traffic, but it will severely limit the ability to provide NQB
   treatment end-to-end.

   Reports on existing deployments of DSCP manipulation [Custura][Barik]
   categorize the remarking behaviors into the following six policies:
   bleach all traffic (set DSCP to zero), set the top three bits (the
   former Precedence bits) on all traffic to 0b000, 0b001, or 0b010, set
   the low three bits on all traffic to 0b000, or remark all traffic to
   a particular (non-zero) DSCP value.  There were no observations
   reported in which traffic was marked 42 by any of these policies.
   Thus it appears that these remarking policies would be unlikely to
   result in QB traffic being marked as NQB.  In terms of the fate of
   NQB-marked traffic that is subjected to one of these policies, the
   result would be that NQB marked traffic would be indistinguishable
   from some subset (possibly all) of other traffic.  In the policies
   where all traffic is remarked using the same (zero or non-zero) DSCP,
   the ability for a subsequent network hop to differentiate NQB traffic
   via DSCP would clearly be lost entirely.  In the policies where the
   top three bits are overwritten, NQB would receive the same marking as
   AF41, AF31, AF21, AF11 (as well as the currently unassigned DSCPs 2,
   50, 58), with all of these codepoints getting mapped to DSCP=2, AF11
   or AF21 (depending on the overwrite value used).  Since the
   recommended usage of the standardized codepoints in that list include
   high throughput data for store and forward applications (and it is
   impossible to predict what future use would be assigned to the
   currently unassigned values) it would seem inadvisable for a node to
   attempt to treat all such traffic as if it were NQB marked.  For the
   policy in which the low three bits are set to 0b000, the NQB value
   would be mapped to CS5 and would be indistinguishable from CS5, VA,
   EF (and the unassigned DSCPs 41, 43, 45).  Traffic marked using the
   existing standardized DSCPs in this list are likely to share the same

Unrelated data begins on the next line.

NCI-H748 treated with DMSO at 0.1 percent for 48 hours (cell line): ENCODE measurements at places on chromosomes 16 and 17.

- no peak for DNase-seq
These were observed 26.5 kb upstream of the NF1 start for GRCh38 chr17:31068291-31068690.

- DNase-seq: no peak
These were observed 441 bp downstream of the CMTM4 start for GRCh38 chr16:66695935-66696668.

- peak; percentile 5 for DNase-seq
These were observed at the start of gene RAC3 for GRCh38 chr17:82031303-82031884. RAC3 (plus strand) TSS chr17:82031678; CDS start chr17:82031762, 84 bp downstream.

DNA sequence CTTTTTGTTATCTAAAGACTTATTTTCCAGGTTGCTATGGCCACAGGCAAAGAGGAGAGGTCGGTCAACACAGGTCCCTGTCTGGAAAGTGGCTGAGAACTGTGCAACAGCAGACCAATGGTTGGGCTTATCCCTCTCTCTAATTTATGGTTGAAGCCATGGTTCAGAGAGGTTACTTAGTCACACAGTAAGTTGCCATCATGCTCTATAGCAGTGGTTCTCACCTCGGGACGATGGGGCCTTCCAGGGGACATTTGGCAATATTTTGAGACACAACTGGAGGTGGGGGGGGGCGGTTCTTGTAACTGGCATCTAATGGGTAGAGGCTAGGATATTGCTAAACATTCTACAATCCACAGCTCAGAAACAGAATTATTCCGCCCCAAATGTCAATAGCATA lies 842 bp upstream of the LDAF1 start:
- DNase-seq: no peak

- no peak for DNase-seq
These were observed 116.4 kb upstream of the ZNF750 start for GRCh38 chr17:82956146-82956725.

general properties as NQB traffic (non capacity-seeking, very low
   data rate or relatively low and consistent data rate).  Furthermore,
   as this remarking policy results in an overt enforcement of the IP
   Precedence compatibility configuration discussed in [RFC4594]
   Section 1.5.4, and to the extent that this compatibility is
   maintained in the future, any future recommended usages of the

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   currently unassigned DSCPs in that list would be likely to similarly
   be somewhat compatible with NQB treatment.  Here there may be an
   opportunity for a node to provide the NQB PHB or the CS5 PHB and
   retain some of the benefits of NQB marking.  As a result, nodes
   supporting the NQB PHB MAY additionally classify CS5 marked traffic
   into the NQB queue.

5.  Non-Queue-Building PHB Requirements

   A node supporting the NQB PHB makes no guarantees on latency or data
   rate for NQB marked flows, but instead aims to provide a bound on
   queuing delay for as many such marked flows as it can, and shed load
   when needed.

   A node supporting the NQB PHB MUST provide a queue for non-queue-
   building traffic separate from the queue used for queue-building
   traffic.

   NQB traffic, in aggregate, SHOULD NOT be rate limited or rate policed
   separately from queue-building traffic of equivalent importance.

   The NQB queue SHOULD be given equal priority compared to queue-
   building traffic of equivalent importance.  The node SHOULD provide a
   scheduler that allows QB and NQB traffic of equivalent importance to
   share the link in a fair manner, e.g. a deficit round-robin scheduler
   with equal weights.

   A node supporting the NQB PHB SHOULD treat traffic marked as Default
   (DSCP=0) as QB traffic having equivalent importance to the NQB marked
   traffic.  A node supporting the NQB DSCP MUST support the ability to
   configure the classification criteria that are used to identify QB
   and NQB traffic having equivalent importance.

   The NQB queue SHOULD have a buffer size that is significantly smaller
   than the buffer provided for QB traffic.  It is expected that most QB
   traffic is optimized to make use of a relatively deep buffer (e.g. on
   the order of tens or hundreds of ms) in nodes where support for the
   NQB PHB is advantageous (i.e. bottleneck nodes).  Providing a
   similarly deep buffer for the NQB queue would be at cross purposes to
   providing very low queueing delay, and would erode the incentives for
   QB traffic to be marked correctly.

   It is possible that due to an implementation error or
   misconfiguration, a QB flow would end up getting mismarked as NQB, or
   vice versa.  In the case of an NQB flow that isn't marked as NQB and
   ends up in the QB queue, it would only impact its own quality of
   service, and so it seems to be of lesser concern.  However, a QB flow